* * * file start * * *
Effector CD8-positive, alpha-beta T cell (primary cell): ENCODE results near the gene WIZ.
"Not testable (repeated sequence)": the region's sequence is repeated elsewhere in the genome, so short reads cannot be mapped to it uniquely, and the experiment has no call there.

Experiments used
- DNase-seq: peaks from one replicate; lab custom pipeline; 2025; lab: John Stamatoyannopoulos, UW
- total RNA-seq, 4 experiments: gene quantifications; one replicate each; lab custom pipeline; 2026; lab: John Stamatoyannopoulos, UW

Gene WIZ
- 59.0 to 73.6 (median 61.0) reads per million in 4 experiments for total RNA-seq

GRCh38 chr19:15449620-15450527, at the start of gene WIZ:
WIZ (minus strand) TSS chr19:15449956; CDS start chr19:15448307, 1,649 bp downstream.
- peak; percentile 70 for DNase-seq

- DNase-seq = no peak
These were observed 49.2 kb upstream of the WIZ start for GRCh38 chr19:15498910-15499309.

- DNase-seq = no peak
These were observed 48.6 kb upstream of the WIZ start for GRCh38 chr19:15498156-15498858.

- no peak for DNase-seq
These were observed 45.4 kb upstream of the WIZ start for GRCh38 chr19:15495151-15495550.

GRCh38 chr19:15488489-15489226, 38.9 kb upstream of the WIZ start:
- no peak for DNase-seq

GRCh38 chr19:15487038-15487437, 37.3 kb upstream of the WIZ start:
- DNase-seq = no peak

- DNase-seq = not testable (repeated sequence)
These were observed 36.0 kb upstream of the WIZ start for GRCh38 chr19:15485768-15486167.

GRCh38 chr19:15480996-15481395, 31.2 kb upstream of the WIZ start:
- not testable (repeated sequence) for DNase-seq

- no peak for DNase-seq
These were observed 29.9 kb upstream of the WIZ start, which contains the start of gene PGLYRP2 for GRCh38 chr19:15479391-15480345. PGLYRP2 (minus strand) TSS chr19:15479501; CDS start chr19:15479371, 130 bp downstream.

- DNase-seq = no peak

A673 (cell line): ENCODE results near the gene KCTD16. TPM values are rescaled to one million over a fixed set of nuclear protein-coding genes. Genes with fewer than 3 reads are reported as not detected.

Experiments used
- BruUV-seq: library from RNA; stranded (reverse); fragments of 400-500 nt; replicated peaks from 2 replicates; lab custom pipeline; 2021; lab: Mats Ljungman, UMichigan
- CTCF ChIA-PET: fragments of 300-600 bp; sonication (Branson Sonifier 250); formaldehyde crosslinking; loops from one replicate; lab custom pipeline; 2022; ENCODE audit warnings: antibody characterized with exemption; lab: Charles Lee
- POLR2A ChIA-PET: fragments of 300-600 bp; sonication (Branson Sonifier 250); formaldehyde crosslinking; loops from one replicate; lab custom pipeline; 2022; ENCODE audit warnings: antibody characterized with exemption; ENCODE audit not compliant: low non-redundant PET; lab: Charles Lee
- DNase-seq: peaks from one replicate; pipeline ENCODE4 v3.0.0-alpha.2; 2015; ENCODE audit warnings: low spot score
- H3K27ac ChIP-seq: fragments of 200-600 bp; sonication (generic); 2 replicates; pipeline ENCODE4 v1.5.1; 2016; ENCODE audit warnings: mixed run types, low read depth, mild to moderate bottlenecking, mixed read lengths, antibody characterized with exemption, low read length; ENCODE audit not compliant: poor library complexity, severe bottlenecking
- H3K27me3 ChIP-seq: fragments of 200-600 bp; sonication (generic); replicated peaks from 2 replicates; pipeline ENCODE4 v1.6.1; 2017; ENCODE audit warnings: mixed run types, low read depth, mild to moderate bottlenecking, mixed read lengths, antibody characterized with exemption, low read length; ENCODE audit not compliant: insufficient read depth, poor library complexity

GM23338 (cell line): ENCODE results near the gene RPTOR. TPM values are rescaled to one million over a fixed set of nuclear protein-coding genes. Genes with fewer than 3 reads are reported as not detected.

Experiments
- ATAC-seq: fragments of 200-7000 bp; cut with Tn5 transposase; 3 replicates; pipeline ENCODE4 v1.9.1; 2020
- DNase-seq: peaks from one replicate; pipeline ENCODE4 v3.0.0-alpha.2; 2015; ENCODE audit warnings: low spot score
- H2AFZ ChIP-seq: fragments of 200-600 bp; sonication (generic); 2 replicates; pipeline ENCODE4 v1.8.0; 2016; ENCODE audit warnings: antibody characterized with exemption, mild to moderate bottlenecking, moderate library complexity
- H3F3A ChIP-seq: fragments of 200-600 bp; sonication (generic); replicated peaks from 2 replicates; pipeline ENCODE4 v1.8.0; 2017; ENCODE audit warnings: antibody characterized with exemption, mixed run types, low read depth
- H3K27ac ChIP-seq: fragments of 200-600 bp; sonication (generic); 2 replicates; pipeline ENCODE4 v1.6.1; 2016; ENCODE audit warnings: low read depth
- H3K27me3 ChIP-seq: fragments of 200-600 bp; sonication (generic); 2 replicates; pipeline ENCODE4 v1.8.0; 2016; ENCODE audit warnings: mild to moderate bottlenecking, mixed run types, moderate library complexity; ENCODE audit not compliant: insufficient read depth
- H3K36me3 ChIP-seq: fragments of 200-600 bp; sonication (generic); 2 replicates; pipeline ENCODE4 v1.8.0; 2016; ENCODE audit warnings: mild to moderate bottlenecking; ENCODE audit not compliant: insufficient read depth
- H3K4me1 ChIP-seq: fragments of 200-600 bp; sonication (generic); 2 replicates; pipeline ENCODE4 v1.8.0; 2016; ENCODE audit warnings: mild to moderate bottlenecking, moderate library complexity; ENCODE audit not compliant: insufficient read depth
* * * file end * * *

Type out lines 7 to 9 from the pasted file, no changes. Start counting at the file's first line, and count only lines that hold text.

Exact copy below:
- 59.0 to 73.6 (median 61.0) reads per million in 4 experiments for total RNA-seq

GRCh38 chr19:15449620-15450527, at the start of gene WIZ:
WIZ (minus strand) TSS chr19:15449956; CDS start chr19:15448307, 1,649 bp downstream.